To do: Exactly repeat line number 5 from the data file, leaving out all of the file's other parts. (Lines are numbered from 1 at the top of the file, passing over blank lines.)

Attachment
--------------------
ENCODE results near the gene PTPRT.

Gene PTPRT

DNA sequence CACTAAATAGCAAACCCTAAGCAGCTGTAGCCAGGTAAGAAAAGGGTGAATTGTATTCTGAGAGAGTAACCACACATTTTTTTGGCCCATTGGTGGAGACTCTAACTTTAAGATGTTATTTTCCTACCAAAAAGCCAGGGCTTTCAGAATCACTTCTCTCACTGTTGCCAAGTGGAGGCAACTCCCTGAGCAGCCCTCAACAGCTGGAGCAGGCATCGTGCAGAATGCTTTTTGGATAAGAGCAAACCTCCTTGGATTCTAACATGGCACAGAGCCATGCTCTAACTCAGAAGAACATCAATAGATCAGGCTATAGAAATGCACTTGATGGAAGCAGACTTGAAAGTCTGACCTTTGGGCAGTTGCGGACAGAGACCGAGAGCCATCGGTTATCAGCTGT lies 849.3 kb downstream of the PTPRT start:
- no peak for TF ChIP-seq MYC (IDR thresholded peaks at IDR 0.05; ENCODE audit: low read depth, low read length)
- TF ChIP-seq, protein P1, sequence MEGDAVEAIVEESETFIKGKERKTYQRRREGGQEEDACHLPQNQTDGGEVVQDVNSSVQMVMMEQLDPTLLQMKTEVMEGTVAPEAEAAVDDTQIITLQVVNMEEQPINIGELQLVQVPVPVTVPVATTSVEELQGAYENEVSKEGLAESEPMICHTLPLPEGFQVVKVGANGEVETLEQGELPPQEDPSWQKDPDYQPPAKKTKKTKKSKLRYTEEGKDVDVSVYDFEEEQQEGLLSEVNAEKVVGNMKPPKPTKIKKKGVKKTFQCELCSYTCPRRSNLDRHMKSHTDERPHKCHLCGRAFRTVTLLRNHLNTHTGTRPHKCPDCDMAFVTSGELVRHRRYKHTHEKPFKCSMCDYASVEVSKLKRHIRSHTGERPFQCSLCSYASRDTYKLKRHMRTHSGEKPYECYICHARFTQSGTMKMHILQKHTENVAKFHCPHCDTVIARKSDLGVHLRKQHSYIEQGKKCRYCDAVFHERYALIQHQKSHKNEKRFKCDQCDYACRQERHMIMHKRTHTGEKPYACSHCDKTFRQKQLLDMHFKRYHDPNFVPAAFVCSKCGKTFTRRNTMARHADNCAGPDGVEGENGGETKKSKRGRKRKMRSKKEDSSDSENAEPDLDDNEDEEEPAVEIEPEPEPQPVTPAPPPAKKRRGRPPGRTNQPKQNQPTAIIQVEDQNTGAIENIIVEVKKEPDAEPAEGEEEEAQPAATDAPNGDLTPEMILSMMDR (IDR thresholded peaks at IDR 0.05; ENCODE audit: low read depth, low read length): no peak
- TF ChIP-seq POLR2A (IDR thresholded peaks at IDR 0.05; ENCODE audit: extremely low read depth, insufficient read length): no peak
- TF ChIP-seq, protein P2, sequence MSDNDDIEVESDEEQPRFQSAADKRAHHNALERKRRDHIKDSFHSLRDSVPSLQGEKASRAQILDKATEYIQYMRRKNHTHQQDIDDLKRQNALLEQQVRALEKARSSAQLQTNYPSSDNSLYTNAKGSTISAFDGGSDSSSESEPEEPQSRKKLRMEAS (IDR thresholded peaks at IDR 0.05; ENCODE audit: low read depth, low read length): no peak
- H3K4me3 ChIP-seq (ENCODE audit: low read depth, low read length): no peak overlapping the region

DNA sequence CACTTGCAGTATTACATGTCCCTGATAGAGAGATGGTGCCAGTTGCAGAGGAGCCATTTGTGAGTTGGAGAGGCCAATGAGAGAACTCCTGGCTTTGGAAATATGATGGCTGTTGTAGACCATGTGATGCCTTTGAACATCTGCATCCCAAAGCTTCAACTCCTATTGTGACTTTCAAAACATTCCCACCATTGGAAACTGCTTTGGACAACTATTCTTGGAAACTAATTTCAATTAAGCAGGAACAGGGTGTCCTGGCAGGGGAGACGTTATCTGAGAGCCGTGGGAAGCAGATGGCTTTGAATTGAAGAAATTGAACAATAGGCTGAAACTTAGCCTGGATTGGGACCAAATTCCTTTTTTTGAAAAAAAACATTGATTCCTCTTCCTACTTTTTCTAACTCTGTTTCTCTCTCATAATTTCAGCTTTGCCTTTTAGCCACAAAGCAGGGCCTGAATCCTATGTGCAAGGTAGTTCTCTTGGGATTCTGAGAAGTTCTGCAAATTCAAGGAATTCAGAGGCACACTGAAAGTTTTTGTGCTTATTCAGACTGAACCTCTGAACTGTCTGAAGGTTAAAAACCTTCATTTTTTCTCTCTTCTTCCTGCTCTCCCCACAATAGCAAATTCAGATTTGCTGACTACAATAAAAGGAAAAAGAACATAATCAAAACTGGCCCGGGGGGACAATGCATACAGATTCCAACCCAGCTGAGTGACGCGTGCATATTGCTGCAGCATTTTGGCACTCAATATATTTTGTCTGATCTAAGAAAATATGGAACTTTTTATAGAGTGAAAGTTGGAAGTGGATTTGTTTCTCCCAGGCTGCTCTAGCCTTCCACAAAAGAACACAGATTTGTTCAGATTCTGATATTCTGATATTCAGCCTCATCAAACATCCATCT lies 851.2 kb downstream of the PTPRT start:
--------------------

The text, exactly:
- TF ChIP-seq, protein P1, sequence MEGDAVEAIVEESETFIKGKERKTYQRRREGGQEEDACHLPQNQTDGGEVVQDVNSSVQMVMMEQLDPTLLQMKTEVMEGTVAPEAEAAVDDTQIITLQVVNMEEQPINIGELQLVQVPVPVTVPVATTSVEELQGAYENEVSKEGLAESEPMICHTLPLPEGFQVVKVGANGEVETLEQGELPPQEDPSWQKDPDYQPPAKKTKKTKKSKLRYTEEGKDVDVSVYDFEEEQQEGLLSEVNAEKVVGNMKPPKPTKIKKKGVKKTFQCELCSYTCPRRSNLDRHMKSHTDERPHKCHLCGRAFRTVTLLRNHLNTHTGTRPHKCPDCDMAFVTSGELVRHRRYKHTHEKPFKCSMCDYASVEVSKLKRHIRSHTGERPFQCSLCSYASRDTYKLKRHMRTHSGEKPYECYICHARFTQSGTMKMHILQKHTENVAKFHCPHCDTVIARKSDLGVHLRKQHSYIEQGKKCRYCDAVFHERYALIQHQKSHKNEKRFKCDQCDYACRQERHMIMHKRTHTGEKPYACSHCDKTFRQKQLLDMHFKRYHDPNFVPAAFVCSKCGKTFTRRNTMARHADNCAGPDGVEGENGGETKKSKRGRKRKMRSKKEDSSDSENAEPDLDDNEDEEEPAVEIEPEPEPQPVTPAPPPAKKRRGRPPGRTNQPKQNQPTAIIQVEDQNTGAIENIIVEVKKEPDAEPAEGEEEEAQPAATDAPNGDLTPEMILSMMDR (IDR thresholded peaks at IDR 0.05; ENCODE audit: low read depth, low read length): no peak